University of Central Oklahoma President Patti Neuhold-Ravikumar announced today that 30 vacant faculty positions will be eliminated for the 2022-2023 academic year in attempt to address a $15 million budget deficit. The Edmond-based university, however, will retain all full-time faculty members for the upcoming year, which is contrary to the university’s plan announced in March.
UCO will also be requesting that the Regional University System of Oklahoma Board of Regents approve a tuition increase of 3 percent or $6.82 per credit hour. In addition, UCO will be changing its budgeting practices over its end-of-year carryover funds.
UCO Vice President for Communications and Public Affairs Adrienne Nobles provided NonDoc with a copy of an email Neuhold-Ravikumar was sending to university employees and students:
Dear Fellow Bronchos,
The university community is nearing the completion of its annual budget for the coming fiscal year with a focus on the long-term financial stability of the institution. We now await our final appropriation amount to be determined by the Oklahoma State Regents for Higher Education. This information is expected near the end of the legislative session on May 27.
We knew going into the planning process there would be tough decisions to be made as we worked to address the university’s budget deficit, particularly related to faculty positions at the university. Academic Affairs leadership, the college deans and the President’s Cabinet have worked diligently to minimize the loss of jobs while working to erase this deficit. My deepest gratitude is extended to these leaders who courageously led through this process. Thanks to our collaborative efforts, no filled faculty positions will be eliminated from the budget for the 2023 fiscal year.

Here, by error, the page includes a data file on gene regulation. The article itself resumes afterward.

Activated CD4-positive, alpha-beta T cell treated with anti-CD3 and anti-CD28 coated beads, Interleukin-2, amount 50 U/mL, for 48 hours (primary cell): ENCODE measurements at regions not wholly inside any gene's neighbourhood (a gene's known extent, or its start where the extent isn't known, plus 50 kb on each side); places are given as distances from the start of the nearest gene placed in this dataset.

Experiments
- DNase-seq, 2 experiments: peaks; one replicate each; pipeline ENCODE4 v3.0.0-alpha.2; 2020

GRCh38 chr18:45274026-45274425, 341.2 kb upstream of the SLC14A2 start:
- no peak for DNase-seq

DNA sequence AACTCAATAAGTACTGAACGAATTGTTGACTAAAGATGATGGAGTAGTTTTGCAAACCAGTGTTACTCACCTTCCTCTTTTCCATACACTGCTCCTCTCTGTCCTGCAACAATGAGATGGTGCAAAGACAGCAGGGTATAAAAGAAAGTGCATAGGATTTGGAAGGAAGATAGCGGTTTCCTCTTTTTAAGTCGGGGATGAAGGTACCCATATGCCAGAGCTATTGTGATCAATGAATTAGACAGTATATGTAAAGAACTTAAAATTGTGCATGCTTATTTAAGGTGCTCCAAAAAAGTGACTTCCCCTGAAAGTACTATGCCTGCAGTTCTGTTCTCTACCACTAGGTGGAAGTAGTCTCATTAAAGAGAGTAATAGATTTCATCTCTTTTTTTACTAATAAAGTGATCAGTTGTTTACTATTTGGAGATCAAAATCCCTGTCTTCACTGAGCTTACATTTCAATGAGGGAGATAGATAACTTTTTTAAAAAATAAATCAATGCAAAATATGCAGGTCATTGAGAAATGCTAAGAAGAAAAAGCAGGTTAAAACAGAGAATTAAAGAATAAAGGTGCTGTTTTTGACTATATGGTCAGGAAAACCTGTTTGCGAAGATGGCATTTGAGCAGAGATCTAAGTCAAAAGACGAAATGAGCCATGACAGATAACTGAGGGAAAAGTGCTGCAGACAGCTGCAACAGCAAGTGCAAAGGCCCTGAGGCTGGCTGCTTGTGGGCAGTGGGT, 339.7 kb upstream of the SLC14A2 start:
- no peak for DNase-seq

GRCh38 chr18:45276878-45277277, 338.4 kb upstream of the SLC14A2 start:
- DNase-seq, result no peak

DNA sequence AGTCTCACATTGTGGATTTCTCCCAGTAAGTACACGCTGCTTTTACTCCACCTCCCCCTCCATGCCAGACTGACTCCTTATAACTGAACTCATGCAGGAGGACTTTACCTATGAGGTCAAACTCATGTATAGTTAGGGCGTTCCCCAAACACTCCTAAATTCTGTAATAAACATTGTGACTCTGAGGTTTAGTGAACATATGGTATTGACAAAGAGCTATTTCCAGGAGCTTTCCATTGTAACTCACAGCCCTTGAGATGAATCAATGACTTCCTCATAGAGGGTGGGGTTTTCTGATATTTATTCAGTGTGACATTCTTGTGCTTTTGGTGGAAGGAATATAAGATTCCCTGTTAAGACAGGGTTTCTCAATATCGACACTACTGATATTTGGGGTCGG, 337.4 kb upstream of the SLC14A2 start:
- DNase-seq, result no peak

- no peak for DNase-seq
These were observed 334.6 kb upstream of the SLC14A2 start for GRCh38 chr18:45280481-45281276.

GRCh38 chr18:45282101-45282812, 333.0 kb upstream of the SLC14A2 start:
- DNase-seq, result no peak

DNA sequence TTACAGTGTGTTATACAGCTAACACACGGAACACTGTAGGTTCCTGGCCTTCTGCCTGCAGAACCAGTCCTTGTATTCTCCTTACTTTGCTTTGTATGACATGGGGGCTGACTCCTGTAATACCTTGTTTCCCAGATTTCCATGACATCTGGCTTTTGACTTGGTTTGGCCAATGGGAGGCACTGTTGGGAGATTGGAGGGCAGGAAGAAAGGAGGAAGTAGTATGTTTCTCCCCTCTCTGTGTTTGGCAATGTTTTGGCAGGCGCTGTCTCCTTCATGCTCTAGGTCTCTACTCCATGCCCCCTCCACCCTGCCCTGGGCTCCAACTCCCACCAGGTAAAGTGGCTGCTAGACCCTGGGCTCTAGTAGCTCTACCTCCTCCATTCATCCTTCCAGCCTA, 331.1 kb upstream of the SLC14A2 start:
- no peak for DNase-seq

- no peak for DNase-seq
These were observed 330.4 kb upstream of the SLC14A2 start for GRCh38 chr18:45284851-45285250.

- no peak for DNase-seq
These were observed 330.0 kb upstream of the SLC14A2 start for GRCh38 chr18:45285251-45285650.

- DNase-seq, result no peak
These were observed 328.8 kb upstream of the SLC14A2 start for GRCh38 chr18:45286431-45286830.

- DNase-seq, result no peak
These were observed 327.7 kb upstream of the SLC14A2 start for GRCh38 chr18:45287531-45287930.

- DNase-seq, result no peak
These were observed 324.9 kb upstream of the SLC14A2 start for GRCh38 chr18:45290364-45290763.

To address the estimated $15 million budget deficit for next year, we will implement:
• Change in budgeting practice for carryover funds.
• Request a tuition increase of 3% or $6.82 per credit hour. This will help cover approximately 80% of our mandatory cost increases next year. For a student taking a full course load of 12 hours, this means an increase of just over $81 per semester.
• Eliminate 30 vacant faculty positions. Although this action is intended to improve our financial position by balancing resources in the classroom, this action also is anticipated to result in significant savings that will help the university reduce the budget deficit. This makes progress toward our goal to increase our student to faculty ratio from our current ratio of 15.5:1 to 17:1. Again, no filled faculty positions will be eliminated from the budget for the 2023 fiscal year.
This approach was developed with the spirit of transparency, collaboration and engagement introduced during last year’s planning process, including sharing data and information within and across the institution to ensure voices were heard and incorporated into the planning. Examples of this engagement include numerous meetings with Faculty Senate and Staff Senate leadership, presentations at full senate meetings, meetings with UCO Student Association leadership and a campuswide budget forum. The heightened level of transparency also meant there was a level of ambiguity throughout the process that was uncomfortable for some. The uncertainty has been difficult to navigate this semester.